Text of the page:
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Why Feed More Than Hay? Part II: Vitamins and Minerals

Another common reason to supply your horse with more than pasture and/or hay is to enrich their diet with vitamins and minerals. Most, if not all, forages lack proper levels of certain trace minerals, so every single horse owner should find a way to offer these to their horse(s). There are many ways to do so- read on...

If you have not already read "Why Feed More Than Hay Part 1: Calories", HERE IS THE LINK.

At no time is vitamin and mineral nutrition more important than in pregnant mares and growing foals! In this article, we're going to explore how a local grass mix does or does not meet the vitamin and mineral requirements of this little guy- an adorable, 6 month old Paint weanling named Zephyr. Zephyr's owner contacted me before she had even brought him home wanting to know how to best meet his nutrient needs. She was new to baby horses and new to the temperate region of Montana. By taking steps to understand the local grass hay and pasture, she is now providing Zephyr with the right levels of critical nutrients for long term immune health, skeletal soundness, muscle development and more!

Zephyr was weaned in the late summer of 2021 and moved to his new home in Montana where he has companionship, plenty of fresh water, lots of room to run, and excellent nutrition provided by one simple product.

Understanding Zephyr's Primary Forage

Zephyr's owner, in an excellent move to take the guesswork out of his diet, sampled two lots of hay that she had acquired for the winter- a local 1st and 2nd cutting mixed meadow grass hay. This forage is perfectly meeting his caloric needs, so we can move immediately to the second most common reason to feed more than hay- vitamins and minerals. You're going to see the results of those forage tests below, and I will point out some of the mineral results. Instead of breaking down every single nutrient that Zephyr is known to require, I'm going to focus on the most important basics. For most young horses without unique special needs, covering these basics well will be more than adequate for ensuring good growth and health long term.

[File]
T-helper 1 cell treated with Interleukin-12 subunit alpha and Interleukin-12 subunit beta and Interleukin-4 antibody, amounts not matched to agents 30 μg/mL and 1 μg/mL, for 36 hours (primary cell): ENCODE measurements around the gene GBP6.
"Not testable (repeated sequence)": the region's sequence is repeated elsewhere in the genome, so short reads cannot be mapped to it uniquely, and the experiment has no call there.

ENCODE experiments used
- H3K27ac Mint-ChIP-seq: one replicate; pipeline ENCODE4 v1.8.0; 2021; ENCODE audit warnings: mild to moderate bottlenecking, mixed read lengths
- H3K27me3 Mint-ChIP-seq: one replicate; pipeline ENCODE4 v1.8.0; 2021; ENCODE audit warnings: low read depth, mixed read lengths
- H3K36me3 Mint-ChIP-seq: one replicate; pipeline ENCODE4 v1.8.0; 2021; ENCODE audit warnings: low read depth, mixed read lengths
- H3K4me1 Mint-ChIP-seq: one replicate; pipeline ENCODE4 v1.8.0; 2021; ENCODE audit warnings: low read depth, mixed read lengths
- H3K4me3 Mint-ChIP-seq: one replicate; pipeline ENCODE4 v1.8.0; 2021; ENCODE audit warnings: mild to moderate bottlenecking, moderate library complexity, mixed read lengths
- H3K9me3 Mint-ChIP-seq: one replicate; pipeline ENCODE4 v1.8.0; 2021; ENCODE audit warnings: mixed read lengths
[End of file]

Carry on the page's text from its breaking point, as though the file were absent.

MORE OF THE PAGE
#1: The Calcium and Phosphorus Ratios

As we all know, the major minerals calcium and phosphorus are principle components of bone which is growing quickly in young horses. What you might not know is that the body requires a ratio of these minerals for proper assimilation; more phosphorus than calcium can cause disease and vice versa. A mature adult horse can handle ratios of calcium to phosphorus anywhere between 1.5:1 to 8:1, but it is thought that this window narrows in the young horse- ideally closer to 2:1 or 3:1.

First and foremost, we need to ensure that there is ALWAYS more calcium than phosphorus in the young horse diet. Therefore, one of the very first things that I check on a forage test is this ratio. As you can see below, the first cutting grass mix has a ratio of about 1.5:1. This is definitely borderline, so it's very important that we do not add any high phosphorus ingredients to Zephyr's diet such as beet pulp, grains, or rice bran. An easy way to balance this ratio better is to offer a small amount of alfalfa hay as part of the forage balance since alfalfa hays always have very high calcium to phosphorus ratios. We could also provide a ration balancer with added calcium.

1st Cutting Local Grass Hay Mix- Check calcium and phosphorus ratios

#2: Trace Minerals

The next thing to check for on this forage test are the levels of 3 VERY critical trace minerals; zinc, copper and selenium. Every horse owner needs to memorize these three trace minerals and ensure that they are being provided in the supplemental diet, because I have yet to come across a forage result that was adequate in all three. These three trace minerals are extremely important for the parts of the horse that we see- the skin, coat, and hooves. They are also very important for the systems that we can not see such as immunity and reproductive health.